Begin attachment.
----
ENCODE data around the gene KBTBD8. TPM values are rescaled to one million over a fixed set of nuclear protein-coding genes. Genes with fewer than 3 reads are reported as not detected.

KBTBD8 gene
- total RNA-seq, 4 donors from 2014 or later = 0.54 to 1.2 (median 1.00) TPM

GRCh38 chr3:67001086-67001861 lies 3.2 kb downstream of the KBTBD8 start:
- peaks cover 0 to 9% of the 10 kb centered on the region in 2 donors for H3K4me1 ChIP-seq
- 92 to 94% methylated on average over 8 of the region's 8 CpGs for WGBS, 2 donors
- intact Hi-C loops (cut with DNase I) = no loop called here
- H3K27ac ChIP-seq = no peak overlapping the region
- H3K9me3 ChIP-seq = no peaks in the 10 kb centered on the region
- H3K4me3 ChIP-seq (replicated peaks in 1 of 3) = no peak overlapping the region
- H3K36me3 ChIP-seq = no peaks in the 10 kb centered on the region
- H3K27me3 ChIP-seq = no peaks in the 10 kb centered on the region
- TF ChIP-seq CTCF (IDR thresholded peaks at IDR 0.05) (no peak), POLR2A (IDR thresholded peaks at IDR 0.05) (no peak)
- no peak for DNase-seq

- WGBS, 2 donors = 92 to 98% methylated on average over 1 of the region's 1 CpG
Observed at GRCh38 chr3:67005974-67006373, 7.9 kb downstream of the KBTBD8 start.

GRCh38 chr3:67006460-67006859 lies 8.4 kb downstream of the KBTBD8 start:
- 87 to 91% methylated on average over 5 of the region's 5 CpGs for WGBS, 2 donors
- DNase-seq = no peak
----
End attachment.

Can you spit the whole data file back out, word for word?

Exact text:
ENCODE data around the gene KBTBD8. TPM values are rescaled to one million over a fixed set of nuclear protein-coding genes. Genes with fewer than 3 reads are reported as not detected.

KBTBD8 gene
- total RNA-seq, 4 donors from 2014 or later = 0.54 to 1.2 (median 1.00) TPM

GRCh38 chr3:67001086-67001861 lies 3.2 kb downstream of the KBTBD8 start:
- peaks cover 0 to 9% of the 10 kb centered on the region in 2 donors for H3K4me1 ChIP-seq
- 92 to 94% methylated on average over 8 of the region's 8 CpGs for WGBS, 2 donors
- intact Hi-C loops (cut with DNase I) = no loop called here
- H3K27ac ChIP-seq = no peak overlapping the region
- H3K9me3 ChIP-seq = no peaks in the 10 kb centered on the region
- H3K4me3 ChIP-seq (replicated peaks in 1 of 3) = no peak overlapping the region
- H3K36me3 ChIP-seq = no peaks in the 10 kb centered on the region
- H3K27me3 ChIP-seq = no peaks in the 10 kb centered on the region
- TF ChIP-seq CTCF (IDR thresholded peaks at IDR 0.05) (no peak), POLR2A (IDR thresholded peaks at IDR 0.05) (no peak)
- no peak for DNase-seq

- WGBS, 2 donors = 92 to 98% methylated on average over 1 of the region's 1 CpG
Observed at GRCh38 chr3:67005974-67006373, 7.9 kb downstream of the KBTBD8 start.

GRCh38 chr3:67006460-67006859 lies 8.4 kb downstream of the KBTBD8 start:
- 87 to 91% methylated on average over 5 of the region's 5 CpGs for WGBS, 2 donors
- DNase-seq = no peak